Goaltide Daily Current Affairs 2022

Oct 10, 2022

Current Affair 1:
Government Data Roundup: Three reports.


Report name: State-wise and Item-wise Value of Output from Agriculture, Forestry and Fishing (Year: 2011-12 to 2019-20)


Envi Stats India 2022 Volume II Environment Accounts

Key Highlights:

  1. In India, there are currently 55.76 million hectares of wasteland, or a huge 16.96% of the country’s total land area, as of 2015–16.
  2. A total of 912,06,650 hectares of land were included in the land degradation account as of 2015–16. This is less than the opening stock in 2005–2006, which was 912,98,196 hectares.
  3. According to India’s Asset Account for Land Use and Land Cover (LULC), the amount of land that is fallow for agriculture, snow, and glaciers has increased, while the amount of deciduous and evergreen forest has decreased from 2005-2006.
  4. The Gini Index of Land Concentration, a gauge of fragmentation, declined slightly from 0.59 to 0.57 between 2005-06 and 2015-16.
  5. The average operating holding size decreased from 1.15 hectares in 2010–11 to 1.08 ha in 2015–16. By 2020–21, this is most likely to decline even more.


India Productivity Report

Key Highlights of the report:

  1. In terms of broad industries, the services sector increased more quickly each year (7.3%) than the others, whereas agriculture grew at a significantly slower rate each year (3.1%).
  2. Between 1980 and 2017, the Indian economy experienced a major transformation in the employment structure. The percentage of manufacturing employment decreased from 70% to 42% and services increased from 17% to 34%, respectively, whereas the percentage of agriculture employment decreased from 70% to 42%. Between 1981 and 2017, India’s employment increased by 1.3% a year on average.
  3. In India, the workforce participation rate (WFPR) dropped from 38.6% in 2011–12 to 34.7% in 2017–18, which is consistent with almost no employment growth during 2008-17.
  4. A positive structural change effect is suggested by the static reallocation effect, which shows that workers have moved to industries with significantly higher productivity levels. This effect accounts for 25% of the overall productivity gain between 1981 and 2017 and has been positive.
  5. However, a cross-country comparison shows that India’s level of labour productivity is still quite low when compared to other chosen countries, despite having one of the highest average annual growth rates of 5% between 1981 and 2017.

Current Affair 2:
What is greenwashing?


Greenwashing is a term commonly used to indicate deceptive marketing and advertising tactics to deceive stakeholders into believing that a particular product is environmentally friendly.

One of the major motives of greenwashing is to create public confusion and manipulate public opinion to sway consumer markets.

How is greenwashing harmful and what can be done about it?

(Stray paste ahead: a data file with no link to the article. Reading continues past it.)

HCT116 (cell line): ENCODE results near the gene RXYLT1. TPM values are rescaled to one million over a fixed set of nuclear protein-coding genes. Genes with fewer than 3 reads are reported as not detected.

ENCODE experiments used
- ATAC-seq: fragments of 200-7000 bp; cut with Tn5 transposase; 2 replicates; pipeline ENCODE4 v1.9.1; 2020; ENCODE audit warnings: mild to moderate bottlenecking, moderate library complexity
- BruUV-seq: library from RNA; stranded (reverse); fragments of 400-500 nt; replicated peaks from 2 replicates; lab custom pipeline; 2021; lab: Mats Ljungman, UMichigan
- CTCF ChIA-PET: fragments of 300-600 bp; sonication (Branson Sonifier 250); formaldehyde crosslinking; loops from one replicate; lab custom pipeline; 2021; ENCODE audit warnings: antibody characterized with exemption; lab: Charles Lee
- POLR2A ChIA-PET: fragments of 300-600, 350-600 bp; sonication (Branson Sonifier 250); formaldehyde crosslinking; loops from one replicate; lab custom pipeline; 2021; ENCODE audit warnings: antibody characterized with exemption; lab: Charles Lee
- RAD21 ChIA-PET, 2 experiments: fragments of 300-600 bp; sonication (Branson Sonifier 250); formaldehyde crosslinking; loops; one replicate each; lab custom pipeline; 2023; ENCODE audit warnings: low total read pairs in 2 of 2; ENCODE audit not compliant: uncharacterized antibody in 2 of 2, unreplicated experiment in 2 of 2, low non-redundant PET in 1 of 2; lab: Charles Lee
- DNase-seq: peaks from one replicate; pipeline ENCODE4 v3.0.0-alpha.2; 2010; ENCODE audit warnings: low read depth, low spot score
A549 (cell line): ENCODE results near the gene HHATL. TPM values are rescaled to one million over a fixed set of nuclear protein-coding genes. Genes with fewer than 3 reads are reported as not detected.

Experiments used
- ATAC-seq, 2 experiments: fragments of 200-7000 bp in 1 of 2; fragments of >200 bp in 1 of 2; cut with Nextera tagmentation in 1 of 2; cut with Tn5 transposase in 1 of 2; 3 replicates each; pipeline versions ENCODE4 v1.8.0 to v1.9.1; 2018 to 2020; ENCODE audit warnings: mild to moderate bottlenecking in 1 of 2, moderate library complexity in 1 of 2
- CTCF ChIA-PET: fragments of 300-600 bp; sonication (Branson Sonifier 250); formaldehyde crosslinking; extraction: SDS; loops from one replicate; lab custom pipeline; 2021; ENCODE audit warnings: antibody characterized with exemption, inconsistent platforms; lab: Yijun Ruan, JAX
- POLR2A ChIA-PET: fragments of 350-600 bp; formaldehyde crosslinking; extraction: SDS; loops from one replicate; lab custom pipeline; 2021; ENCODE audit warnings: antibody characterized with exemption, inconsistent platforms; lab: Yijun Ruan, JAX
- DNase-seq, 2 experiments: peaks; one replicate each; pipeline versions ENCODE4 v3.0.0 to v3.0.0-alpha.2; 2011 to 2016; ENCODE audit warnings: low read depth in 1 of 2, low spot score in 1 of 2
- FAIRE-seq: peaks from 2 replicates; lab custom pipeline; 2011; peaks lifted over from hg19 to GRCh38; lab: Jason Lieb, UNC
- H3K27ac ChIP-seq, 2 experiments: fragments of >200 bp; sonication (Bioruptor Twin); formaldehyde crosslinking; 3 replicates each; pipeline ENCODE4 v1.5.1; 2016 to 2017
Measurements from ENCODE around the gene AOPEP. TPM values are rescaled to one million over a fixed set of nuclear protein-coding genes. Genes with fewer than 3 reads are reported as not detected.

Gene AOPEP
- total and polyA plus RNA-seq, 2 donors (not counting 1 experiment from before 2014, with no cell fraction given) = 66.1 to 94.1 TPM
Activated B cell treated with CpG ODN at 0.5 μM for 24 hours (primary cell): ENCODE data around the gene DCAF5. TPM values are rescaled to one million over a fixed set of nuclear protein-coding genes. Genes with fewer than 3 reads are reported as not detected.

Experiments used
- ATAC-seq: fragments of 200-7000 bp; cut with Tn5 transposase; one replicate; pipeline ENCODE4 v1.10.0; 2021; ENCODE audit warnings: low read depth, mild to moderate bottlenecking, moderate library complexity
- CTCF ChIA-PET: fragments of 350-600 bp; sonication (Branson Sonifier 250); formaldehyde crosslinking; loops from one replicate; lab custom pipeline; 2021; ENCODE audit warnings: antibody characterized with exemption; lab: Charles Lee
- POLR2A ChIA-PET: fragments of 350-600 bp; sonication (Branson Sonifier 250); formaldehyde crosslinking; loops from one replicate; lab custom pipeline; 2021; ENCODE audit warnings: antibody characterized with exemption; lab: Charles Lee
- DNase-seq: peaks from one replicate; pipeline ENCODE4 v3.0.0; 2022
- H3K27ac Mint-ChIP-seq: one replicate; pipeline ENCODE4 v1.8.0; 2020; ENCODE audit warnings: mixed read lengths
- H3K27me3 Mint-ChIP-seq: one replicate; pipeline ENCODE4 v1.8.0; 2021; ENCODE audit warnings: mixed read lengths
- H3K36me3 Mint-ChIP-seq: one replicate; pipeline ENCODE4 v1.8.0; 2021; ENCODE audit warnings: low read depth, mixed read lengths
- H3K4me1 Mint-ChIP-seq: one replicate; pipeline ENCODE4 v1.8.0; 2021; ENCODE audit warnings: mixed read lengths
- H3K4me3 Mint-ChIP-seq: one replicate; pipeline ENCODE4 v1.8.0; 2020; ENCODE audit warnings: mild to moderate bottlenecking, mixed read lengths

One of the major motives of greenwashing is to create public confusion and manipulate public opinion to sway consumer markets. But is that likely to have a significant impact on the environment or public health?

Take for example, a 2008 advertisement from the Malaysian Palm Oil Council that claimed it was eco-friendly. The ad stated that the palm oil plantations “help our planet breathe and give homes to hundreds of species of flora and fauna.” But critics of the ad pointed out that palm oil plantations are associated with deforestation, loss of rainforest species and habitats, pollution from burning to clear land, and destruction of flood buffer zones along the rivers. Several oil plantation executives distanced themselves from the advertisement video.

Currently, strong backlashes in public opinion against greenwashing have been keeping this practice somewhat under control. Strong social accountability and a tripartite system, consisting of an organisation, a regulatory authority, and a third party (made up of stakeholders, civil society members, NGOs, etc.) have been suggested as ways to curb greenwashing. However, as of now, such structured systems to reign in greenwashing are yet to be developed in most countries.

Current Affair 3:
Foreign Direct Product Rule (FDPR)


To regulate the transfer of US technologies, the Foreign Direct Product Rule, or FDPR, was originally introduced in 1959. It effectively states that the US government has the authority to prevent the sale of any product developed with American technology, including those produced elsewhere.

How is the US using it? You will get clarity.

To prevent China's advanced computing and supercomputer business from acquiring sophisticated computing chips, US officials applied the rule to it on Friday.

In August 2020, the rule came to light when it was applied to the Chinese telecom corporation Huawei Technologies Co Ltd. American officials attempted to stop Huawei from receiving semiconductors, but they discovered that companies were still sending Huawei chips produced in facilities outside of the US.

A choke point was eventually identified by US regulators: almost all semiconductor manufacturing uses vital tools from US suppliers. So, they increased the FDPR to regulate the trading of chips produced with US tools or technology. The US regulators used that action against Russia and Belarus to cut off chips after the invasion of Ukraine, which dealt a blow to Huawei's smartphone industry.

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